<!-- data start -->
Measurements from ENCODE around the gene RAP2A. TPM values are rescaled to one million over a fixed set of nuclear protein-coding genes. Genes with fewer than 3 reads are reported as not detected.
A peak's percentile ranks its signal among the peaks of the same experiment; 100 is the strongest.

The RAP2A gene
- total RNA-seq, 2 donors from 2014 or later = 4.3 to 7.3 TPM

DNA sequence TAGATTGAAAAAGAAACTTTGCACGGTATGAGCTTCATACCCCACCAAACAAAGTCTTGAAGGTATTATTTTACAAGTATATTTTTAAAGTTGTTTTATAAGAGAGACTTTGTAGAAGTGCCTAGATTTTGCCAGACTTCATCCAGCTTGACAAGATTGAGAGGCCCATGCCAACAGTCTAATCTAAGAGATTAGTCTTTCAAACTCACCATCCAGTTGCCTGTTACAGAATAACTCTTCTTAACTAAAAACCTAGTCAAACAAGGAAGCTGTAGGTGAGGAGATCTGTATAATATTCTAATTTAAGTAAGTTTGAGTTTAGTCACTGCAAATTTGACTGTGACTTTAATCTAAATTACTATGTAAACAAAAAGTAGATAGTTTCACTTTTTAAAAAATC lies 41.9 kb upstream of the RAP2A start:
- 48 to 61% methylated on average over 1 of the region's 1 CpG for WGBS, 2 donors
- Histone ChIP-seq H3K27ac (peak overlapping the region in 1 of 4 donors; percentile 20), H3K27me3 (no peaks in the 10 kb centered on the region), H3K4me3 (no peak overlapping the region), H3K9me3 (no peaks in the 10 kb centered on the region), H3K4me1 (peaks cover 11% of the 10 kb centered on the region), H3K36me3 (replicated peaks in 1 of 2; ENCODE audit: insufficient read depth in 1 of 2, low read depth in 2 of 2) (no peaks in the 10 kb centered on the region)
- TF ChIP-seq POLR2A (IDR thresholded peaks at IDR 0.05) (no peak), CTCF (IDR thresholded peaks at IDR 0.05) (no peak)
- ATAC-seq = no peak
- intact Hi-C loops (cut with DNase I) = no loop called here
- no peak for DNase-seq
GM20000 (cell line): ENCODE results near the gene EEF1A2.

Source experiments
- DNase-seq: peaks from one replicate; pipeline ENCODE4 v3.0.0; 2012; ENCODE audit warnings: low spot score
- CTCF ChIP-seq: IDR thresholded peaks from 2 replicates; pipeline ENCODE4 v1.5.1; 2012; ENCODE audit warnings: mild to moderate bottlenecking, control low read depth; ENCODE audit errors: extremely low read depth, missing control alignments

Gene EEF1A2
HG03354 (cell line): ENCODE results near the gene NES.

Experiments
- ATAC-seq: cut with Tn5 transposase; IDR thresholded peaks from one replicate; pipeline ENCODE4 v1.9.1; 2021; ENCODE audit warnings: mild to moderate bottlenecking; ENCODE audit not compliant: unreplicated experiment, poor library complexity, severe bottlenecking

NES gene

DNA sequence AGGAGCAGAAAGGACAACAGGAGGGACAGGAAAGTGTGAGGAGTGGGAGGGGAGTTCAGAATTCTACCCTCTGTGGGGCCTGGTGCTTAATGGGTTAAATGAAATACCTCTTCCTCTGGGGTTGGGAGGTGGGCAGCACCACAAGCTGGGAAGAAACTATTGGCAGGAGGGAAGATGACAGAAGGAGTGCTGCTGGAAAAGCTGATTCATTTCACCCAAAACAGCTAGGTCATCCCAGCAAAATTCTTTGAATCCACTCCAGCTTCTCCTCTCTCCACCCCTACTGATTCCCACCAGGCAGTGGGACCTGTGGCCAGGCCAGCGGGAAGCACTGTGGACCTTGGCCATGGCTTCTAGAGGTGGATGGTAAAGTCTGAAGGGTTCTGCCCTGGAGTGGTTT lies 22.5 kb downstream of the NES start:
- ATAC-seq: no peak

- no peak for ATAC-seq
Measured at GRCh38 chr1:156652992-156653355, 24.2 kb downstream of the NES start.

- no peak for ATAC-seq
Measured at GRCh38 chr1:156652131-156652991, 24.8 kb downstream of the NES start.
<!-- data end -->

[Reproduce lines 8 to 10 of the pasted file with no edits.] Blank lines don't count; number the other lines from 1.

- TF ChIP-seq POLR2A (IDR thresholded peaks at IDR 0.05) (no peak), CTCF (IDR thresholded peaks at IDR 0.05) (no peak)
- ATAC-seq = no peak
- intact Hi-C loops (cut with DNase I) = no loop called here